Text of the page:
Treating our ownBMJ 2004; 328 doi: https://doi.org/10.1136/bmj.328.7454.1505 (Published 17 June 2004) Cite this as: BMJ 2004;328:1505
- Philip Helliwell, senior lecturer in rheumatology ([email protected])
- University of Leeds
One advantage of being in the medical profession is that you can avoid the tedium and delays of seeing a doctor simply by hailing a colleague. Over the years I have been consulted by many members of the consultant staff and by many other professionals, medical and non-medical. A friend calls these “corridor consultations,” and he always feels a little compromised by them. As a dermatologist he is particularly vulnerable: surely, they think, he just needs to have a quick glance to identify the problem? The funny thing is that many of colleagues who approach you teach students the importance of a careful history and full examination before formulating a diagnosis and treatment plan. They would be horrified if you suggested that all they needed to do was have a quick glance at the problem and would rant on about Osler and Asher and the value of the clinical examination.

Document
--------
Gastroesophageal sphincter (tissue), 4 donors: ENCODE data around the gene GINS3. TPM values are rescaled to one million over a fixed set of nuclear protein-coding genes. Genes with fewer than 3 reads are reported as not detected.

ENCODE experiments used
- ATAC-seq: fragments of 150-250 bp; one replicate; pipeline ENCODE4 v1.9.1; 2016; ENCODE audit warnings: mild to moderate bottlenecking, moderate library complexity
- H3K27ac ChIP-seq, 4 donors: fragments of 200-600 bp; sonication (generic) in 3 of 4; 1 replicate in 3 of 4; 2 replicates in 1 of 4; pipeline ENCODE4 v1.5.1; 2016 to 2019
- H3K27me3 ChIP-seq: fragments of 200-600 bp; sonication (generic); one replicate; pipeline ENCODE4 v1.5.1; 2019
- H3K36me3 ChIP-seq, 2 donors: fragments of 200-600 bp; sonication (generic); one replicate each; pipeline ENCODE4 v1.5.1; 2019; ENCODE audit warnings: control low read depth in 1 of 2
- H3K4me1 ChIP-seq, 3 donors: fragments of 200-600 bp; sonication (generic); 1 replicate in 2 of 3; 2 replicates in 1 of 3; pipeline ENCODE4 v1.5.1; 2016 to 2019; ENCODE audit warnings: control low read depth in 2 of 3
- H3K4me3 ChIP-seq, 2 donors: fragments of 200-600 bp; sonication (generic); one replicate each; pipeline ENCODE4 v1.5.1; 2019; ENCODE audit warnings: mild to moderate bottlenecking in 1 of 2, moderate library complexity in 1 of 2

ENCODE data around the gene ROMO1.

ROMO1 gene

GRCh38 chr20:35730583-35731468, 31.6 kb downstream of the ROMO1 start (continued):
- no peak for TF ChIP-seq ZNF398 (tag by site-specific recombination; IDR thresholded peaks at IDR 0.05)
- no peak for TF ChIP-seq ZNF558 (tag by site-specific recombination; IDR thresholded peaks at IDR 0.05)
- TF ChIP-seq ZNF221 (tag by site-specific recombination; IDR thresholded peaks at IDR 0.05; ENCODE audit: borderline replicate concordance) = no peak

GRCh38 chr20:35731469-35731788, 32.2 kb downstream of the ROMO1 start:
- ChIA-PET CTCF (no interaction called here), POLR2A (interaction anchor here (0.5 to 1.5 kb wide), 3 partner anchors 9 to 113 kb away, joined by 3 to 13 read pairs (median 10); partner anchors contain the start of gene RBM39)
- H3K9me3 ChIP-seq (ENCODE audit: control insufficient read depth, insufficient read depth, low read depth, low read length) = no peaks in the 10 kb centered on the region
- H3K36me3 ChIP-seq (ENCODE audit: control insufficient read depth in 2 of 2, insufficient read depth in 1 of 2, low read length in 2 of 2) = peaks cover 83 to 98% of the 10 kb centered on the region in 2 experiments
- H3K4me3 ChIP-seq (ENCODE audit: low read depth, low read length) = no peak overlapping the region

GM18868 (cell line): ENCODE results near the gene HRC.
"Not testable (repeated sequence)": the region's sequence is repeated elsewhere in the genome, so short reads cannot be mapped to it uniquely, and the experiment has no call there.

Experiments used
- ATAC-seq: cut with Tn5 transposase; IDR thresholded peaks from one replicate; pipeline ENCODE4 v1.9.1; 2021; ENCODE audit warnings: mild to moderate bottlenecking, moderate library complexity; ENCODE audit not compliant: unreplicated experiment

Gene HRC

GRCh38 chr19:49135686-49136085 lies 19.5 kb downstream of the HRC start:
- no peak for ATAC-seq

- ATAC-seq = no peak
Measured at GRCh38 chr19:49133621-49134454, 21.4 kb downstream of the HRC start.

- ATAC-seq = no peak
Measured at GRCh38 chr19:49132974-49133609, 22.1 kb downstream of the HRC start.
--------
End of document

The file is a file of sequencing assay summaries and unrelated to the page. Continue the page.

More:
I dread the words “I know you're not on duty”
So, is it a question of “Do as I say, not as I do,” …
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